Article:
He was worried about missing a horse sale that ends early this evening. ''This sucks,'' he said. "I'm going to get some drinks.''

Geoghagan said that at 5:30 a.m. various airport officials became aware of a failure on the National Airspace System Data Interchange Network, which provides automated inputs of flight plans into the air traffic control system.

The FAA advised TIA that there would be delays in Atlanta, Charlotte and Houston, so airports that use those cities as hubs would have serious impacts on their schedules.

FAA spokeswoman Kathleen Bergen told the Associated Press that it is unknown how many flights are being affected nationwide by the glitch or when the problem will be fixed.

Flight plans are being processed through an office in Salt Lake City.

"We are investigating the cause of the problem," the agency said in a statement. "We are processing flight plans manually and expect some delays. We have radar coverage and communications with planes."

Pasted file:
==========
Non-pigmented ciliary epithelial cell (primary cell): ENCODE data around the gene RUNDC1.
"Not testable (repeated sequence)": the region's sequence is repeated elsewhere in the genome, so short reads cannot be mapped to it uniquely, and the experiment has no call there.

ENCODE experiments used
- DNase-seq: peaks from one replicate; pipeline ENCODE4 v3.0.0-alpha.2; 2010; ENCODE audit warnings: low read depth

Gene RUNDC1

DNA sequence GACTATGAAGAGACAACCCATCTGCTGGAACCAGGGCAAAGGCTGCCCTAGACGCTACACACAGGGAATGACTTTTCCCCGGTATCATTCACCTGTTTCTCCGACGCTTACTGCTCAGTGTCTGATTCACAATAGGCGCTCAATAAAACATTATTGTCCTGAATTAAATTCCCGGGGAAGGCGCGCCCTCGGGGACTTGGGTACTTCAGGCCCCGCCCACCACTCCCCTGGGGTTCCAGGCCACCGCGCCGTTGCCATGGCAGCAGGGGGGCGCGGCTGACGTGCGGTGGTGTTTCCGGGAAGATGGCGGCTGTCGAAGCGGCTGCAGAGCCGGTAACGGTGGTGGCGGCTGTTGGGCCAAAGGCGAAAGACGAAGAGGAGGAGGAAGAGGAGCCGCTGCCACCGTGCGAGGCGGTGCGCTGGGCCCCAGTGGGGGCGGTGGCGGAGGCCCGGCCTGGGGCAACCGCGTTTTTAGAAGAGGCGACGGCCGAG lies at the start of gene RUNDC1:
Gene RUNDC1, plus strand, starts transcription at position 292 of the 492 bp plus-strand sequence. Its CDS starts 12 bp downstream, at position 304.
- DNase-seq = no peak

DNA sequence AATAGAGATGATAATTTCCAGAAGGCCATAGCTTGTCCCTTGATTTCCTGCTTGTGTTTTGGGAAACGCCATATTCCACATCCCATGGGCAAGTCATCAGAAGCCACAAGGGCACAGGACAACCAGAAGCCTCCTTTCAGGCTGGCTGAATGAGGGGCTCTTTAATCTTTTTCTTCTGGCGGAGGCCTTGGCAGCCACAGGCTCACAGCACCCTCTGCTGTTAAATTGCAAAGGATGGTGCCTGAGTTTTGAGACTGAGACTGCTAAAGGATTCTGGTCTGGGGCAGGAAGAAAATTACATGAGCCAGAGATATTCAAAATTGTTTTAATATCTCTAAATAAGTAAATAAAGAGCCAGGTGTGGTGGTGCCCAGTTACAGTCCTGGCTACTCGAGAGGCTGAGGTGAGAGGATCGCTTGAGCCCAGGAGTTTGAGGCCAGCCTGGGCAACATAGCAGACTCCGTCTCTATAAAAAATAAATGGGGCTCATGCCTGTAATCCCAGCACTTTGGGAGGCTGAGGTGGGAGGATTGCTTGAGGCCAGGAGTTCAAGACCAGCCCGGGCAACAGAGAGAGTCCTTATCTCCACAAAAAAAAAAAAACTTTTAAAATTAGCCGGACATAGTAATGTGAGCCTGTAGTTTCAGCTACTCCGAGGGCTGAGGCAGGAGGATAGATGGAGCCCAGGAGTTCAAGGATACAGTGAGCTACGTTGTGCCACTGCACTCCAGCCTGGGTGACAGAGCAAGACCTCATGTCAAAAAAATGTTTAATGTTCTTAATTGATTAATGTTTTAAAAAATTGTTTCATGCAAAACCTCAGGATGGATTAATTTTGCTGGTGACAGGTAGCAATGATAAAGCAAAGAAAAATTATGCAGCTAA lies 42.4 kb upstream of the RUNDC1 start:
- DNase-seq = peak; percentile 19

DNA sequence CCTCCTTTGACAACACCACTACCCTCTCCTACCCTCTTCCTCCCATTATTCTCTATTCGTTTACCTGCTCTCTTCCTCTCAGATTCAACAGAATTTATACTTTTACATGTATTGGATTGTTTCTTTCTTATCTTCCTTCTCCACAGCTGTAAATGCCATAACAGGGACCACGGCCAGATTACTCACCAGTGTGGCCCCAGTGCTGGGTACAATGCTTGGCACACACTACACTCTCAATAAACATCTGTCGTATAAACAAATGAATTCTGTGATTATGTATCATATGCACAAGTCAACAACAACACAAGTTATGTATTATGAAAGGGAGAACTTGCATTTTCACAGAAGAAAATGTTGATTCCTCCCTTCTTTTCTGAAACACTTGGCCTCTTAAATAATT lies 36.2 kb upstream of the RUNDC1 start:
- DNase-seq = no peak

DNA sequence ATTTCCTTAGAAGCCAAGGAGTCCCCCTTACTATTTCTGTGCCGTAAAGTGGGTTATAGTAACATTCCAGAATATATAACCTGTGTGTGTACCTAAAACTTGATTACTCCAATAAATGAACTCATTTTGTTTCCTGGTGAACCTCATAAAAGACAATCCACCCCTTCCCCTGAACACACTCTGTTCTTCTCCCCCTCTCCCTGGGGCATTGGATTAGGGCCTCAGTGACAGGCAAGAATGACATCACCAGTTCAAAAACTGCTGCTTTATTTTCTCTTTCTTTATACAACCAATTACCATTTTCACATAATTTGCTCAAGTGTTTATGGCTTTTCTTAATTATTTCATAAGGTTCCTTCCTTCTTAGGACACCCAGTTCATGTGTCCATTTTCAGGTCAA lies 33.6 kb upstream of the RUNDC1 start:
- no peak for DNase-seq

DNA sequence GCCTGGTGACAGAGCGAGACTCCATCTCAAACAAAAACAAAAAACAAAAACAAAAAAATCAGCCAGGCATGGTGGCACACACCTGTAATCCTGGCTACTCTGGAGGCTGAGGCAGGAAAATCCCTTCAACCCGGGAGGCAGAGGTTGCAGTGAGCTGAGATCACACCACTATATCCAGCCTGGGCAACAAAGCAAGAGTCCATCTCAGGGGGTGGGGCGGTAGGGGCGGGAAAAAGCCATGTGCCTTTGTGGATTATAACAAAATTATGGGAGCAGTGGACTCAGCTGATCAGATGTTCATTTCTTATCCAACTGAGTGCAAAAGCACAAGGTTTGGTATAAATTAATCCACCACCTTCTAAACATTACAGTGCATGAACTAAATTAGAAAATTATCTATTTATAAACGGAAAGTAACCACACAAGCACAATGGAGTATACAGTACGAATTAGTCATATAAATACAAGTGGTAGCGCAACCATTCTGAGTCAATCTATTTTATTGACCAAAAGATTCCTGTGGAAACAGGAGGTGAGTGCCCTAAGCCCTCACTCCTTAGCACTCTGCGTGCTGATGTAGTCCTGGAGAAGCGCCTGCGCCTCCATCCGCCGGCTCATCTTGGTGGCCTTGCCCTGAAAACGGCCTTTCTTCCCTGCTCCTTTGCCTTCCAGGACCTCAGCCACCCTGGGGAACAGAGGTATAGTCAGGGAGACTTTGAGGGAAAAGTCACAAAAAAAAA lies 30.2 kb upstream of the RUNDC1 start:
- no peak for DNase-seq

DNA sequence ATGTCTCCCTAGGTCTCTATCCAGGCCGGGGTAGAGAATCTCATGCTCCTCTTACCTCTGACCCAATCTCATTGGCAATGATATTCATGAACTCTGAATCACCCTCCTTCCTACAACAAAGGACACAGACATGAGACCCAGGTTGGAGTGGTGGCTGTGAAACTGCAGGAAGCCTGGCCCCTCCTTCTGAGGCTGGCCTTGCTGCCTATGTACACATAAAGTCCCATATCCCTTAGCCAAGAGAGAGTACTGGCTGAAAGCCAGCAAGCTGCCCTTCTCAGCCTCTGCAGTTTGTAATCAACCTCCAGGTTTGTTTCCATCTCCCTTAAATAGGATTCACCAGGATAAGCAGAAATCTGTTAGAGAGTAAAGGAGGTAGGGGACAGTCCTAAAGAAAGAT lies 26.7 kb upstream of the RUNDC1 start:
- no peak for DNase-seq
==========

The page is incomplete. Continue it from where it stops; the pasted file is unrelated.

The FAA collects flight plans for traffic nationwide at two centers. One is in Salt Lake City, the other in Atlanta, Bergen said.

In August 2008, a software malfunction delayed hundreds of flights around the country. The northeast was hit hardest by the delays, which were prompted by a glitch at the Hampton, Ga., facility that processes the flight plans for the eastern portion of the U.S.

The FAA said at that time the source of the computer software malfunction was a "packet switch" that "failed due to a database mismatch."